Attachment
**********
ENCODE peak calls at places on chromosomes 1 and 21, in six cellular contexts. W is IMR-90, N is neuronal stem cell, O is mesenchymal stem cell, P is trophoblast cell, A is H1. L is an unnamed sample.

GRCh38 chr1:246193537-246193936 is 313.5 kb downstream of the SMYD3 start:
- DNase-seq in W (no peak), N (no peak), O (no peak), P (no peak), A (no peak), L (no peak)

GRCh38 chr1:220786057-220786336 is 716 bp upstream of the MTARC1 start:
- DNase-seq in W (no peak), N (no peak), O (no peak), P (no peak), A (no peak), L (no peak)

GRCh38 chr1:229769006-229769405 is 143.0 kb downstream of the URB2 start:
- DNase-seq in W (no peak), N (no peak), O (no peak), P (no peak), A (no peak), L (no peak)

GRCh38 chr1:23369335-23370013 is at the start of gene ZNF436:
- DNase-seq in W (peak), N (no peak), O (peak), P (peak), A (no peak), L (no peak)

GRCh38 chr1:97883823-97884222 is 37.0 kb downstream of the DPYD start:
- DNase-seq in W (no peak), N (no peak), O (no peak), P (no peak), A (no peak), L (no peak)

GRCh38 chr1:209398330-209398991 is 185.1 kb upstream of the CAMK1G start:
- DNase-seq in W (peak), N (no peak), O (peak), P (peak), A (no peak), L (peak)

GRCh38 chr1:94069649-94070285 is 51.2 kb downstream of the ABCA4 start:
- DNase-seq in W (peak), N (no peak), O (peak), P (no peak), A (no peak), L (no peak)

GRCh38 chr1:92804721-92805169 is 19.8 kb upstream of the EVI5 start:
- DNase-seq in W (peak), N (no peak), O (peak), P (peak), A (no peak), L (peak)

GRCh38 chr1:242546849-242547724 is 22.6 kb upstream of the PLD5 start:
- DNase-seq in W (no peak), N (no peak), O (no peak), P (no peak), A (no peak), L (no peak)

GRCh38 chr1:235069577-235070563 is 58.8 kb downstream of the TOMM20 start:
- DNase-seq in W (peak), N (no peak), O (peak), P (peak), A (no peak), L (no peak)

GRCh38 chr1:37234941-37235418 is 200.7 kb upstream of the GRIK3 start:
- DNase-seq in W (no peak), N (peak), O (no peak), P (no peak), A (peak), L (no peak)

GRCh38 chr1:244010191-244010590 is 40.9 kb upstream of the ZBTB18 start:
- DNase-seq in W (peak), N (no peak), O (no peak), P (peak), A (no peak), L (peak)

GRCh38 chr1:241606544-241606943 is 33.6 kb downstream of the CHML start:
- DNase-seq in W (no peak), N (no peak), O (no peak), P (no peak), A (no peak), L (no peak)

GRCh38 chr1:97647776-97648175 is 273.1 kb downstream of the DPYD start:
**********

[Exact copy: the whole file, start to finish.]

ENCODE peak calls at places on chromosomes 1 and 21, in six cellular contexts. W is IMR-90, N is neuronal stem cell, O is mesenchymal stem cell, P is trophoblast cell, A is H1. L is an unnamed sample.

GRCh38 chr1:246193537-246193936 is 313.5 kb downstream of the SMYD3 start:
- DNase-seq in W (no peak), N (no peak), O (no peak), P (no peak), A (no peak), L (no peak)

GRCh38 chr1:220786057-220786336 is 716 bp upstream of the MTARC1 start:
- DNase-seq in W (no peak), N (no peak), O (no peak), P (no peak), A (no peak), L (no peak)

GRCh38 chr1:229769006-229769405 is 143.0 kb downstream of the URB2 start:
- DNase-seq in W (no peak), N (no peak), O (no peak), P (no peak), A (no peak), L (no peak)

GRCh38 chr1:23369335-23370013 is at the start of gene ZNF436:
- DNase-seq in W (peak), N (no peak), O (peak), P (peak), A (no peak), L (no peak)

GRCh38 chr1:97883823-97884222 is 37.0 kb downstream of the DPYD start:
- DNase-seq in W (no peak), N (no peak), O (no peak), P (no peak), A (no peak), L (no peak)

GRCh38 chr1:209398330-209398991 is 185.1 kb upstream of the CAMK1G start:
- DNase-seq in W (peak), N (no peak), O (peak), P (peak), A (no peak), L (peak)

GRCh38 chr1:94069649-94070285 is 51.2 kb downstream of the ABCA4 start:
- DNase-seq in W (peak), N (no peak), O (peak), P (no peak), A (no peak), L (no peak)

GRCh38 chr1:92804721-92805169 is 19.8 kb upstream of the EVI5 start:
- DNase-seq in W (peak), N (no peak), O (peak), P (peak), A (no peak), L (peak)

GRCh38 chr1:242546849-242547724 is 22.6 kb upstream of the PLD5 start:
- DNase-seq in W (no peak), N (no peak), O (no peak), P (no peak), A (no peak), L (no peak)

GRCh38 chr1:235069577-235070563 is 58.8 kb downstream of the TOMM20 start:
- DNase-seq in W (peak), N (no peak), O (peak), P (peak), A (no peak), L (no peak)

GRCh38 chr1:37234941-37235418 is 200.7 kb upstream of the GRIK3 start:
- DNase-seq in W (no peak), N (peak), O (no peak), P (no peak), A (peak), L (no peak)

GRCh38 chr1:244010191-244010590 is 40.9 kb upstream of the ZBTB18 start:
- DNase-seq in W (peak), N (no peak), O (no peak), P (peak), A (no peak), L (peak)

GRCh38 chr1:241606544-241606943 is 33.6 kb downstream of the CHML start:
- DNase-seq in W (no peak), N (no peak), O (no peak), P (no peak), A (no peak), L (no peak)

GRCh38 chr1:97647776-97648175 is 273.1 kb downstream of the DPYD start: